A first for my blog–two mysteries by the same author reviewed at one time.  I read Murder At The Brightwell a few weeks ago and planned to blog about it; then I read Death Wears A Mask, the second novel in the series, last week.  I have a policy of not writing about two books by the same author within a year, since I want to introduce readers to as many authors as possible, but this time it seems only logical to feature these two books in a single post.

Murder At The Brightwell is a delightful romp through 1930s upper class London society via the person of Amory Ames.  As the novel opens, Amory’s husband, Milo, whom she loves and hates in equal measure, has just returned from two months away with nary a word of explanation.  Unfortunately Amory is used to this behavior, as well as being used to seeing his photo appear with disheartening regularity in the society columns of various tabloids.

Minutes after Milo’s return, the Ames’ butler announces a visitor.  It’s Gil Trent, Amory’s former fiancé. The two had been engaged for a month when Amory met Milo, broke off the engagement, and married Milo.  She hasn’t seen Gil in the five succeeding years, but he has come to ask a favor.

He tells Amory that his younger sister, Emmeline, has gotten engaged to Rupert Howe, whom Gil is certain is no good.  He wants Amory to go to the Brightwell hotel with him and try to convince his sister that her fiancé is not the right man for her.  Amory has met Rupert and knows that his good looks and charm are uncannily similar to Milo’s; perhaps, indeed, she will be able to persuade Emmeline that the man is all surface, no substance.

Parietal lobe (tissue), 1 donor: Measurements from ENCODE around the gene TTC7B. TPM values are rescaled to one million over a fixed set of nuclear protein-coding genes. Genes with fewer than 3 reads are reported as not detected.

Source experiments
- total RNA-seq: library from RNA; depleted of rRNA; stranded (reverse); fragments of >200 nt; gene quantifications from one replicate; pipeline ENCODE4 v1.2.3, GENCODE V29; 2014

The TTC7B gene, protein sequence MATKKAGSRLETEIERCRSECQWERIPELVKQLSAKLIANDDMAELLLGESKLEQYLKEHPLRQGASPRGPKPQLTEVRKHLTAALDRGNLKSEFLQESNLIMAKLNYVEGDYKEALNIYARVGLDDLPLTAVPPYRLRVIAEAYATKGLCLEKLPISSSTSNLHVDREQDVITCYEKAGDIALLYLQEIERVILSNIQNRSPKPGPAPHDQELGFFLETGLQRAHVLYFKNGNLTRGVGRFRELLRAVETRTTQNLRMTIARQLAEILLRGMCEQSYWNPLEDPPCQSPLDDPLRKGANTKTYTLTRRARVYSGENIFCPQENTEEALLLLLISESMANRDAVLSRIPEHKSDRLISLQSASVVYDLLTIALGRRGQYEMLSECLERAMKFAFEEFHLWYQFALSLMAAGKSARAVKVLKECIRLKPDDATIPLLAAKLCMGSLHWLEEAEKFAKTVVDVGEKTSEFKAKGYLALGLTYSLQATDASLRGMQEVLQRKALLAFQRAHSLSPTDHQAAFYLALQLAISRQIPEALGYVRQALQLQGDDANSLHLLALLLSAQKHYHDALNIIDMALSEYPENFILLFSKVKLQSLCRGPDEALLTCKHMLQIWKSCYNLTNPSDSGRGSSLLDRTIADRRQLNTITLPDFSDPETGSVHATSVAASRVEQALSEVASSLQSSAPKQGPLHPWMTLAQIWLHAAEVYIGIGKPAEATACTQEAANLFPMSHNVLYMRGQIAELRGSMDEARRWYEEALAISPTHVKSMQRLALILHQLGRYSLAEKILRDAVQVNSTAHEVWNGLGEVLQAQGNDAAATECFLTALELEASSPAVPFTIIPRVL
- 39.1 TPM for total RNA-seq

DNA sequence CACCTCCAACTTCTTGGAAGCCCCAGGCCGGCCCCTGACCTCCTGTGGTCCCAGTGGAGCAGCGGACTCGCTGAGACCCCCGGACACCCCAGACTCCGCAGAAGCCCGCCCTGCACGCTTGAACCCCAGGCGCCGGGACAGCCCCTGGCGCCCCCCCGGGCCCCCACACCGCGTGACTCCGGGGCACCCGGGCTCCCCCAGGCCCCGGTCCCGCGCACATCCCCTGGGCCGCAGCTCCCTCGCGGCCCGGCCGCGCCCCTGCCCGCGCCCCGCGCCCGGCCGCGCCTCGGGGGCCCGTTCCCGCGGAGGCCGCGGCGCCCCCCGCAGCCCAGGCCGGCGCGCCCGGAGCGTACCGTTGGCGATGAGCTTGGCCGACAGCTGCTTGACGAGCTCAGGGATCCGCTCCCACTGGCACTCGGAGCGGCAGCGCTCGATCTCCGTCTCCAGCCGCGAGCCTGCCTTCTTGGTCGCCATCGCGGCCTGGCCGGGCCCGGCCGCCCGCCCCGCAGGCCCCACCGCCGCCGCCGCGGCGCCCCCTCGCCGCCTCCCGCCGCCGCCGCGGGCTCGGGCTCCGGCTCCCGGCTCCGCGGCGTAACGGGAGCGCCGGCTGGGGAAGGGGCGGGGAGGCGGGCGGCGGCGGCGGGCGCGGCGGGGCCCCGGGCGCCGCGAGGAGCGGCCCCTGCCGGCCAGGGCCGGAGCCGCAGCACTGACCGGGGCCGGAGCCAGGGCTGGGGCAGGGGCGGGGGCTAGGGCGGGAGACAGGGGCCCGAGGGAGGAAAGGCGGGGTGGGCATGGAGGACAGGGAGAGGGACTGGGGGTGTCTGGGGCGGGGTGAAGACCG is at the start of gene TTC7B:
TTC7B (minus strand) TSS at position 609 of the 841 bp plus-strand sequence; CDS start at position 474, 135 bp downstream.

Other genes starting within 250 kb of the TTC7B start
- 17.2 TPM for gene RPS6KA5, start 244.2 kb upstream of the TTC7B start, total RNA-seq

Deciding that what is sauce for the goose is sauce for the gander, Amory refuses to tell Milo where she is going, only that she is leaving the next day on a trip.  Correctly deducing that this somehow involves Gil, Milo offers some advice.  “Leave me if you must, darling.  But don’t go crawling back to Trent, of all people.  Surely you must have some pride.”  And Amory’s sad answer is, “I have been married to you for five years, Milo.  How much pride can I possibly have left?”  So off she goes to do what she can to help her former boyfriend, never thinking that this trip will end with a murder.

In Death Wears A Mask, Serena Barrington, a friend of Amory’s parents, comes to her for help in finding out who has stolen several of her valuable jewels.  A dinner party is arranged for Amory to meet the suspects, but no one there seems likely to be the thief.  A masked ball at the home of one the dinner guests, Viscount Dunmore, a few days later will include these same guests as well as many others members of London society, so a trap is laid by Serena and Amory in an attempt to catch the thief there.  However, everything goes awry when one of the guests at the ball, who was also at the Barrington dinner, is found murdered.

I would use the word frothy to describe Ashley Weaver’s books, but that would be doing them a disservice.  Although they are far from hard core mysteries, each one has a believable plot, witty dialog, and a delightful heroine.  Indeed, I found myself wishing I could be Amory Ames for a while, or at least visit her in one of the three beautiful homes that she and Milo have.  Murder At The Brightwell and Death Wears A Mask are two terrific introductions into a beguiling new series.

You can read more about Ashley Weaver at this web site.

Check out the complete Marilyn’s Mystery Reads at her web site.